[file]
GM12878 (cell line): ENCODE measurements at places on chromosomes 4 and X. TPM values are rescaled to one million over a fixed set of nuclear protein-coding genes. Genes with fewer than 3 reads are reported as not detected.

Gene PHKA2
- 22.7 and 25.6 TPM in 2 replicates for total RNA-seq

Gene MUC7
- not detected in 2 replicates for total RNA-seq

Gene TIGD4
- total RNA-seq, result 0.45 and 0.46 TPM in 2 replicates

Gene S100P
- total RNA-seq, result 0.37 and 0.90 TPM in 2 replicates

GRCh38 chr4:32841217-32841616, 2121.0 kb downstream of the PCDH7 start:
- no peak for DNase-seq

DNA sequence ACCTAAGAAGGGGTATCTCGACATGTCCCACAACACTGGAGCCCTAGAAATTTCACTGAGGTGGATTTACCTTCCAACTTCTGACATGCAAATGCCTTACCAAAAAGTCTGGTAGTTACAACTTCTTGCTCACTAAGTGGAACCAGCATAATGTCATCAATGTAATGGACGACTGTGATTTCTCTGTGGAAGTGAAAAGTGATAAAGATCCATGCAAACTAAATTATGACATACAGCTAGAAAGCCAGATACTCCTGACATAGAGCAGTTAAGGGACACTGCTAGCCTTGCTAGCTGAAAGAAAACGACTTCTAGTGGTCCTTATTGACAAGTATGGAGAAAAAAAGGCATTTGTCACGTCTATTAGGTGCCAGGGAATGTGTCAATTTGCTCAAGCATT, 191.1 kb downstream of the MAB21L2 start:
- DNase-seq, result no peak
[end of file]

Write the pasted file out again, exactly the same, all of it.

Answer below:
GM12878 (cell line): ENCODE measurements at places on chromosomes 4 and X. TPM values are rescaled to one million over a fixed set of nuclear protein-coding genes. Genes with fewer than 3 reads are reported as not detected.

Gene PHKA2
- 22.7 and 25.6 TPM in 2 replicates for total RNA-seq

Gene MUC7
- not detected in 2 replicates for total RNA-seq

Gene TIGD4
- total RNA-seq, result 0.45 and 0.46 TPM in 2 replicates

Gene S100P
- total RNA-seq, result 0.37 and 0.90 TPM in 2 replicates

GRCh38 chr4:32841217-32841616, 2121.0 kb downstream of the PCDH7 start:
- no peak for DNase-seq

DNA sequence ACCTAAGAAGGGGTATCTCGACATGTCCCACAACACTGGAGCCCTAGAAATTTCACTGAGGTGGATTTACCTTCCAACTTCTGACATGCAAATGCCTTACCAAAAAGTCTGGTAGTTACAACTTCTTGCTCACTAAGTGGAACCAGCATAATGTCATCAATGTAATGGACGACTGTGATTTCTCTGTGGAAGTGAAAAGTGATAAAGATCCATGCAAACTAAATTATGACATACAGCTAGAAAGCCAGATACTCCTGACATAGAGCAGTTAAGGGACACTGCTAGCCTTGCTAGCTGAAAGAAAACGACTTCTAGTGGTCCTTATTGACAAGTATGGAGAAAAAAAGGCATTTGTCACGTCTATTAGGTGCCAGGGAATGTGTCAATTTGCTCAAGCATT, 191.1 kb downstream of the MAB21L2 start:
- DNase-seq, result no peak